The Adolph Coors Co. has ruled out building a brewery in North Carolina and now says a southern Virginia site is its "primary interest" for an East Coast plant.
The Colorado brewer disclosed yesterday it has dropped its options on land in Anson County, N.C., but is extending its rights to buy a brewery site in Rockingham County, Virginia.
Coors' officials said the company has negotiated six-month extensions on options to buy about 2,300 acres of land along the Shenandoah River near Elkton. The options were to have expired this month.
The Rockingham County Board of Supervisors has already agreed to rezone the property to permit construction of the brewery. Opponents have appealed the ruling to the Virginia Supreme Court, claiming the supervisors illegally held secret meetings to discuss the controversial issue.
While saying the Virginia site is at the top of their list, Coors officials continued to insist they are only looking for "a potential site for a second brewery" and have made no decision to expand into the East.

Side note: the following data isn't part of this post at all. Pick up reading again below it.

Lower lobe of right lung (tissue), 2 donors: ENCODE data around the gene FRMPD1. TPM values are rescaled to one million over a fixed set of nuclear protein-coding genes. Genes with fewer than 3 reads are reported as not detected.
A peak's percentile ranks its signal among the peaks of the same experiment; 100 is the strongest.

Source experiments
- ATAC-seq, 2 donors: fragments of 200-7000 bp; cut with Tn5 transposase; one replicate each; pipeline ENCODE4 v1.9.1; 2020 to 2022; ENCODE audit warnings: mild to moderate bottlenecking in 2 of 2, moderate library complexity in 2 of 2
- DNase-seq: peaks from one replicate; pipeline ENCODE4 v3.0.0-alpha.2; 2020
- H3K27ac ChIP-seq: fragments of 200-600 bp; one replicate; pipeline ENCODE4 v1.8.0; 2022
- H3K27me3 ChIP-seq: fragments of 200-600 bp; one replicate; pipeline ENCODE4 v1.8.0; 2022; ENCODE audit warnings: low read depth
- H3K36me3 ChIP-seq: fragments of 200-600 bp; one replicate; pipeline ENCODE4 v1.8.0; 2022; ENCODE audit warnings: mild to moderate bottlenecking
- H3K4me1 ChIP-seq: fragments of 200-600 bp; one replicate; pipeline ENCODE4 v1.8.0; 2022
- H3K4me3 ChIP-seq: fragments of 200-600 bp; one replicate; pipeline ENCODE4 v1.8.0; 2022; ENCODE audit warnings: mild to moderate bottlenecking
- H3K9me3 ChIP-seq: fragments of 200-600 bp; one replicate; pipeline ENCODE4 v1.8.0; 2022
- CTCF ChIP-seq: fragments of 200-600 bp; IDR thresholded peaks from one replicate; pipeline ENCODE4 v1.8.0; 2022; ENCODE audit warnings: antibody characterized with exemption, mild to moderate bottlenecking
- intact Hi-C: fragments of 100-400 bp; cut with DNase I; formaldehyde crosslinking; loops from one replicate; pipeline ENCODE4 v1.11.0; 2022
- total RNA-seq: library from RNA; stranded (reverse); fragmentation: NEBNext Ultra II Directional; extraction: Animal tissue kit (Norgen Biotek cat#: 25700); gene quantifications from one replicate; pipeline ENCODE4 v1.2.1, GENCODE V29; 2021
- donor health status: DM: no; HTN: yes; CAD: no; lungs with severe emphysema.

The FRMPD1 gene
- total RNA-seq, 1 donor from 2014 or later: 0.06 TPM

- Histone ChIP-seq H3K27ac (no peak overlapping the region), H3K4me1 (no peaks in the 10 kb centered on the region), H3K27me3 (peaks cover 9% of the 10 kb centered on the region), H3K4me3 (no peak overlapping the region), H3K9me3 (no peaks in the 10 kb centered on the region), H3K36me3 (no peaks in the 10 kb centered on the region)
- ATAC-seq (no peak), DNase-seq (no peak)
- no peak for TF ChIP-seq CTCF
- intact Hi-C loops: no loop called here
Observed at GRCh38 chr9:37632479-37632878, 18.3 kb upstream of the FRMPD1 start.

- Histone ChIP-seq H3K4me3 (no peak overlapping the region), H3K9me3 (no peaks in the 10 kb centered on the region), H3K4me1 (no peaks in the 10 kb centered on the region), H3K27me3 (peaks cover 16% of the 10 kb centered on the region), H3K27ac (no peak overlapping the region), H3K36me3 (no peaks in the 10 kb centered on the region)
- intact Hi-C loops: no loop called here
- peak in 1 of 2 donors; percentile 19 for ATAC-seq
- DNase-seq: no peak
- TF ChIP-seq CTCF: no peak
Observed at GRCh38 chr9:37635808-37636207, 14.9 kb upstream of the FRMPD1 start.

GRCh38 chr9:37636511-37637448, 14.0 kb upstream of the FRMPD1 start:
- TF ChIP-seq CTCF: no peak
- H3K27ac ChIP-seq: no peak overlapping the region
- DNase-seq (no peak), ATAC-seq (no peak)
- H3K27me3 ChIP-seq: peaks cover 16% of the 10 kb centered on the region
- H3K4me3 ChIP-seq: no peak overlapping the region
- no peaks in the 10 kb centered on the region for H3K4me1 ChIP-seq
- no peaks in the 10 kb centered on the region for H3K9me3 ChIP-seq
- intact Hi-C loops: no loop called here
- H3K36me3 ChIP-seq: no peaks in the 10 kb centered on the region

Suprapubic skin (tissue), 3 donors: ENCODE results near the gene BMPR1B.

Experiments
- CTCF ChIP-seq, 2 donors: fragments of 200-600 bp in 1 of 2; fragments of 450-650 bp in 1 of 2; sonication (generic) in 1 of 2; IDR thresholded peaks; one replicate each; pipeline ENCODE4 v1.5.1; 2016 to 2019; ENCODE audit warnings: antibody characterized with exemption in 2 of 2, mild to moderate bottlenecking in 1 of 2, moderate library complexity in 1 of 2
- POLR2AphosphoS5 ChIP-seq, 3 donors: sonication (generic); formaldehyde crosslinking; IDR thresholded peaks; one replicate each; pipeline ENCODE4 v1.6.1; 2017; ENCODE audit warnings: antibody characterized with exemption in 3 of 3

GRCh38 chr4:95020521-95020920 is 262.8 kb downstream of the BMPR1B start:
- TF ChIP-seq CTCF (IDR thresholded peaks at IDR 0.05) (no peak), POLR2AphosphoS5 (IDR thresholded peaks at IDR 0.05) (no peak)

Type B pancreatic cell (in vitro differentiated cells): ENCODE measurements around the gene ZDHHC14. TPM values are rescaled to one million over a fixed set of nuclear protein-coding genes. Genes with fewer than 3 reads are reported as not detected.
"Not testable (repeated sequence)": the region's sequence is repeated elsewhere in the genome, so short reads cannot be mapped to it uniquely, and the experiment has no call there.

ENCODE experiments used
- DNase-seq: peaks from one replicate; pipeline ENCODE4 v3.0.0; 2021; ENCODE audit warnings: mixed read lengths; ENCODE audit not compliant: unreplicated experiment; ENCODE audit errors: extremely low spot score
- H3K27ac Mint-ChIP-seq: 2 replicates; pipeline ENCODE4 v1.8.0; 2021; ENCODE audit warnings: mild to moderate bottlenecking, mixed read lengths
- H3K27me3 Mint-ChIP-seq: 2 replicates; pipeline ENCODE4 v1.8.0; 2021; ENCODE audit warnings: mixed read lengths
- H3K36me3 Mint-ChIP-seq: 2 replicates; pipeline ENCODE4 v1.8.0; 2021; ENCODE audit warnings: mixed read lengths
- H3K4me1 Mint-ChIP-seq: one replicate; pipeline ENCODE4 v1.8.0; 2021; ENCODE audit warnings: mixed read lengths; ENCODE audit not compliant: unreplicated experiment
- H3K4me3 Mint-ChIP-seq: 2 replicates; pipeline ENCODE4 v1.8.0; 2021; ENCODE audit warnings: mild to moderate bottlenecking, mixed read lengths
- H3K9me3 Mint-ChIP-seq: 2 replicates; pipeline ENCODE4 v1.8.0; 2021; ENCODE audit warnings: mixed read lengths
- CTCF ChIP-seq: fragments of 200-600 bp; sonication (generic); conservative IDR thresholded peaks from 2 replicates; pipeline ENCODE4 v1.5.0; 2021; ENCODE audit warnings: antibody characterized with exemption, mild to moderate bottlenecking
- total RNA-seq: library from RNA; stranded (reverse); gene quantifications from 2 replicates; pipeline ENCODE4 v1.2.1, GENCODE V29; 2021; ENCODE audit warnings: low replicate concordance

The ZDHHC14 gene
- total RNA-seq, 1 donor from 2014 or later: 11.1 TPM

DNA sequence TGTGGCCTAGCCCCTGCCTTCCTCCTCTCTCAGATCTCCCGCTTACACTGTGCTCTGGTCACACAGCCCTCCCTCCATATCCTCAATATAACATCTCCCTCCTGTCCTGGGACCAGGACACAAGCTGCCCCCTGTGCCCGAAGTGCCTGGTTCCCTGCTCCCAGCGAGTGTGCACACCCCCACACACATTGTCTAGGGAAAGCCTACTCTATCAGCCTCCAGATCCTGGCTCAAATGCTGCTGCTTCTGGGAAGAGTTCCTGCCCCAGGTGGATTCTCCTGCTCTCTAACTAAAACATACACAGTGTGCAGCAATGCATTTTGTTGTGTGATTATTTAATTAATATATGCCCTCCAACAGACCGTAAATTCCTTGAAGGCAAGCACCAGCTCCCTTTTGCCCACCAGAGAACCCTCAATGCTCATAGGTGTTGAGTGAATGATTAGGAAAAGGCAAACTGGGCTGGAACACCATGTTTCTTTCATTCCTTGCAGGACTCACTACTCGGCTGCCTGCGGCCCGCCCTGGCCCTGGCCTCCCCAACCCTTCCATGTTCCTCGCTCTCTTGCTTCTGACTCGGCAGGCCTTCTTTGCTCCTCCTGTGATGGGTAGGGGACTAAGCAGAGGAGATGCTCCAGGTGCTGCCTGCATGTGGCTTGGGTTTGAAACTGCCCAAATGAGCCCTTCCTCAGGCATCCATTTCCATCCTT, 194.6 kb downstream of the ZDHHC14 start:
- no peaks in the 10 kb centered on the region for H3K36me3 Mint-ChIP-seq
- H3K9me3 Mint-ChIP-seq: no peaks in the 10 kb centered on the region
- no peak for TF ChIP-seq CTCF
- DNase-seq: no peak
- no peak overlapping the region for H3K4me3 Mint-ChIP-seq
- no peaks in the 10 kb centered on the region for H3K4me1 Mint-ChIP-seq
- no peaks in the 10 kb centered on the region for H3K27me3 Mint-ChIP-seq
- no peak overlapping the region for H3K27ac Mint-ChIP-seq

Coors now makes all its beer at a Golden, Colo., plant that is the largest brewery in the world. But its output is not enough to supply the whole country, so Coors now restricts its official distribution network to the western states. The beer is sold by some Washington area liquor stores who buy supplies outside the company's regular dealer network.
Coors executives have hinted that the East Coast plant might brew a "superpremium" beer under a different name, to distinguish it from the Colorado-brewed brand.
Advertising Age reported this week that the company is considering calling the new brand "Herman Joseph's" beer, after Coors' founder, Adolph Herman Joseph Coors.
Coors' spokesman said yesterday the brewery has set no timetable for making a decision on its East Coast expansion, but the six-month extension on the Rockingham County option seemed to set a July 1 deadline.
A site near Vonore, Tenn., is also being studied by Coors, but only as a back-up in case problems develop in Virginia, he said. Coors decided against the North Carolina site because of water supply problems and failure to reach agreements with two large land owners.